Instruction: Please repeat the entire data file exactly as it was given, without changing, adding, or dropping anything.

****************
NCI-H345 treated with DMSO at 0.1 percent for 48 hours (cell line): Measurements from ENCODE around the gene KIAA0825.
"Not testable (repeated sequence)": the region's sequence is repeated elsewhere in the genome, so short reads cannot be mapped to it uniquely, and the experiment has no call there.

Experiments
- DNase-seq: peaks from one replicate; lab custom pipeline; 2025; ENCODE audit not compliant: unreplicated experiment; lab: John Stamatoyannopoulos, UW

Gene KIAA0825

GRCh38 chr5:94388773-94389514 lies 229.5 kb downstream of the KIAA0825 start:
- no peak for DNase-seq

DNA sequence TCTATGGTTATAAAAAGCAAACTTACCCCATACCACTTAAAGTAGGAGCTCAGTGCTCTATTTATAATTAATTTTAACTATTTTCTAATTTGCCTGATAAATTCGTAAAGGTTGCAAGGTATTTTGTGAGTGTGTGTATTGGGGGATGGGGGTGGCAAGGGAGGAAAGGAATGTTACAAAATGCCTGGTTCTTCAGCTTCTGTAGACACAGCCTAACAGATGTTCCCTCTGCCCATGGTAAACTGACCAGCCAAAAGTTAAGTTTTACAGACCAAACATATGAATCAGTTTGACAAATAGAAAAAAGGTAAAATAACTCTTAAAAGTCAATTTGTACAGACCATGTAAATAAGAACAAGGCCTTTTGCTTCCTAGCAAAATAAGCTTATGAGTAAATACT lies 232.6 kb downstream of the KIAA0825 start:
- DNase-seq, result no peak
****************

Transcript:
NCI-H345 treated with DMSO at 0.1 percent for 48 hours (cell line): Measurements from ENCODE around the gene KIAA0825.
"Not testable (repeated sequence)": the region's sequence is repeated elsewhere in the genome, so short reads cannot be mapped to it uniquely, and the experiment has no call there.

Experiments
- DNase-seq: peaks from one replicate; lab custom pipeline; 2025; ENCODE audit not compliant: unreplicated experiment; lab: John Stamatoyannopoulos, UW

Gene KIAA0825

GRCh38 chr5:94388773-94389514 lies 229.5 kb downstream of the KIAA0825 start:
- no peak for DNase-seq

DNA sequence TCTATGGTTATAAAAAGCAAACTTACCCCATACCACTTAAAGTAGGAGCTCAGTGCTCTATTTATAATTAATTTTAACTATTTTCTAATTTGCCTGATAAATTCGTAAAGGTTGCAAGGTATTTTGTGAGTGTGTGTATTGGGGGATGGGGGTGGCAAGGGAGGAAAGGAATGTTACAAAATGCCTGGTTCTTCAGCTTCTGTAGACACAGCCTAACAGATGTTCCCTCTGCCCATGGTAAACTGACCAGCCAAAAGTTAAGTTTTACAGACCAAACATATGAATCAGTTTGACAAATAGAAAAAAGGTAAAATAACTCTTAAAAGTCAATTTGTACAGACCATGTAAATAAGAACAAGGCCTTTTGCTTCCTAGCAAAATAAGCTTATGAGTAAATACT lies 232.6 kb downstream of the KIAA0825 start:
- DNase-seq, result no peak